A former Editorial Director at Focus on the Family and Founding Editor of Thriving Family magazine, Susan G. Mathis is the author of numerous non-fiction books, has published hundreds of articles and columns, has coached and/or consulted many other writers and editors, and is a sought-after speaker. In February, she released her first novel, which can be most aptly described as “the story of her heart.”
Susan and her husband, Dale, live in Colorado Springs, Colorado.
The Fabric of Hope: An Irish Family Legacy (CreateSpace, February 2017) is your first novel. Please tell us about the story—and the detour it involved.
My journey has indeed been multi-faceted. I’ve taught Language Arts for nine years to 4-8 graders, had my own newspaper column, wrote missions curriculum, and have written just about anything God put in my path.
As a Tyndale published author of two premarital books—The ReMarriage Adventure and Countdown for Couples, two children’s picture books—Lexie’s Adventure in Kenya: Love is Patient and Princess Madison’s Rainbow Adventure—and now a debut novelist—The Fabric of Hope: An Irish Family Legacy—my writing journey has been a diverse one.
The Fabric of Hope: An Irish Family Legacy is a story about an 1850s Irish immigrant and a 21st-century single mother (who) are connected by faith, family, and a quilt. After struggling to accept the changes forced upon her, Margaret Hawkins and her family take a perilous journey on an 1851 immigrant ship to the New World, bringing with her an Irish family quilt she is making. A hundred and sixty years later, her great granddaughter, Maggie, searches for the family quilt after her ex pawns it. But, on their way to creating a family legacy, will these women find peace with the past and embrace hope for the future, or will they be imprisoned by fear and faithlessness?
How long has this story lived in your head, trying to get out?
Oh my! My entire life has led to this novel. The Fabric of Hope: An Irish Family Legacy is based on my family story—my great great grandmother, Margaret, and loosely based on my personal story as well. The hardest part about writing Maggie’s story was not holding too closely to mine!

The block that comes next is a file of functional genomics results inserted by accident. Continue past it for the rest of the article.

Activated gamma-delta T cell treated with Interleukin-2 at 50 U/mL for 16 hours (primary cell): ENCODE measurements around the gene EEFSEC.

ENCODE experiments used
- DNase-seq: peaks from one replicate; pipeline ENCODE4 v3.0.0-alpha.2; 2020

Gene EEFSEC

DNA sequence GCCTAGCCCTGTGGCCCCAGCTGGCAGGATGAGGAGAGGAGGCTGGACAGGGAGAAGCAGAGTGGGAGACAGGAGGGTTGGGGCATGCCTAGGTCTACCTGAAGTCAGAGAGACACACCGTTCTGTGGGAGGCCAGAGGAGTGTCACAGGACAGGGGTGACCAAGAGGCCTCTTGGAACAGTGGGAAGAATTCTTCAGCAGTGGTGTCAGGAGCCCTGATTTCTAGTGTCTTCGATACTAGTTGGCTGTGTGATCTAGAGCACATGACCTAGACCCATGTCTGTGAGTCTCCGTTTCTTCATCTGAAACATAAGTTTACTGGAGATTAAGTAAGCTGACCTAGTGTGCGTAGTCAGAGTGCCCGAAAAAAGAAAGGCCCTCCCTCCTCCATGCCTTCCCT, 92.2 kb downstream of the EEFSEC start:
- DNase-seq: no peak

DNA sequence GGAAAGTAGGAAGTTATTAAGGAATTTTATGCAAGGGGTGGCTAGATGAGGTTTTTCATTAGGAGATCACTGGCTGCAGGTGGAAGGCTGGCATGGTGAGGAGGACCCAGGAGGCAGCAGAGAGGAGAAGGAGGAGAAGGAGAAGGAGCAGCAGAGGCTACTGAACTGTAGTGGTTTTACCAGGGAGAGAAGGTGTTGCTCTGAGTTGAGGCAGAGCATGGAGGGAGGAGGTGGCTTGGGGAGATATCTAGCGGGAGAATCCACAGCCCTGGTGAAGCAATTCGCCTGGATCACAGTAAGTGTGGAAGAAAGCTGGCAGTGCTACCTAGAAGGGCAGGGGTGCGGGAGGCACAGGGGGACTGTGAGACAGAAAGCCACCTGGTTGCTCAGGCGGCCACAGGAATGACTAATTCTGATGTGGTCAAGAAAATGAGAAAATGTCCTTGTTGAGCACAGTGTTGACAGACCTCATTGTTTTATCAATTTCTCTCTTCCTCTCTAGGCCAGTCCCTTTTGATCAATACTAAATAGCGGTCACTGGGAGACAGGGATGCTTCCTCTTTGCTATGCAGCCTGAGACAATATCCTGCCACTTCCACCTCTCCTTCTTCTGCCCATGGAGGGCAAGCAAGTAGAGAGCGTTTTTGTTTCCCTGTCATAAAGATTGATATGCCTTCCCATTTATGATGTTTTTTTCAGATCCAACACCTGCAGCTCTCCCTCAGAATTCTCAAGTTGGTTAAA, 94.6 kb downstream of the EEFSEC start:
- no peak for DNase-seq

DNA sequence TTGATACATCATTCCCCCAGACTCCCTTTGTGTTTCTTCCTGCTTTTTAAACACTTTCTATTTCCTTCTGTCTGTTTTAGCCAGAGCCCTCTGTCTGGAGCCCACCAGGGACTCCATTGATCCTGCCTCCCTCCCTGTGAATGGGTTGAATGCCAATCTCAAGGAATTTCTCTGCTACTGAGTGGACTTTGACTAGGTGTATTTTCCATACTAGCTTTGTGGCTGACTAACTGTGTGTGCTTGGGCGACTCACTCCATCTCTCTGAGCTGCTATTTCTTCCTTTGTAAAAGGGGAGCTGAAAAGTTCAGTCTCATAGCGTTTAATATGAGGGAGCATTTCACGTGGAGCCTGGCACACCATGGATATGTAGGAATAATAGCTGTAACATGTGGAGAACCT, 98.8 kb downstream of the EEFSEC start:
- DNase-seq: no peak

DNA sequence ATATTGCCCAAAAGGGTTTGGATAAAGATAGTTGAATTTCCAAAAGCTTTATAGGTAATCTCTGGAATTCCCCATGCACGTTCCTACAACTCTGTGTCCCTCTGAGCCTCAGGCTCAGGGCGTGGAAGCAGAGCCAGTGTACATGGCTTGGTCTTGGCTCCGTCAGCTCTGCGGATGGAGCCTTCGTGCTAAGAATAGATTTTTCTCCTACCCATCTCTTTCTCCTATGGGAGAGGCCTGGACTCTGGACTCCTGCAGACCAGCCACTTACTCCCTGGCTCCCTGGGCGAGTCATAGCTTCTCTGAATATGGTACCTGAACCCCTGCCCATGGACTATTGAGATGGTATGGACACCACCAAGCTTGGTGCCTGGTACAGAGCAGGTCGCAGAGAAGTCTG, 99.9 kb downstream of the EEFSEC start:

The historical family, my ancestors, has six children from ages nine months to thirteen years. Can you imagine immigrating on a famine ship with six kids? And how did they feel leaving Ireland and moving to the New World? The contemporary character has struggles of her own similar to my past. She’s a single mother who has lots of challenges, especially when her only daughter nearly dies in Africa. Yes, it is two stories of my personal journey in one novel.
Those who create usually tap into a personal toolbox of elements to define their style. For example, a painter might use color, light, and/or shadows in a certain way to “sign” his work. A musician might use syncopation, key changes, and/or vocal intonation to set herself apart. What two or three elements most define who you are as a storyteller?
Interesting question! I’d have to say cultural context, emotional connection, and compelling drama.
Stories and/or parables are an integral part of both the Old and New Testaments. Is there a Bible story, parable, or passage that has been particularly important to you and/or describes your personal journey of faith?
The story is based on Jeremiah 29:11, “‘For I know the plans I have for you,’ declares the Lord, ‘plans to prosper you and not to harm you, plans to give you hope and a future.’”
What’s next for you as a writer?
I’m halfway through writing my next novel. It’s called Katelyn’s Choice, and it’s the first in the Thousand Islands Summer series. It’s the story of nineteen-year-old Katelyn Kavanagh who leaves her family’s struggling farm to work on Pullman Island for the famous George Pullman. There she finds herself serving powerful men such as President Ulysses S. Grant, and Generals Sherman and Sheridan—and falling in love with her best friend’s brother. Katelyn gains popularity with some of her friends by spilling the sensitive high society gossip she’s privy to. But when she overhears a possibly damaging presidential conversation, she knows she can’t tell anyone. She could lose her job—and endanger the president’s 1872 reelection—and jeopardize her relationship with the man of her dreams. Still, the scandalous news just keeps begging to be told…
Thanks, Susan! It’s great to have you back at Divine Detour.
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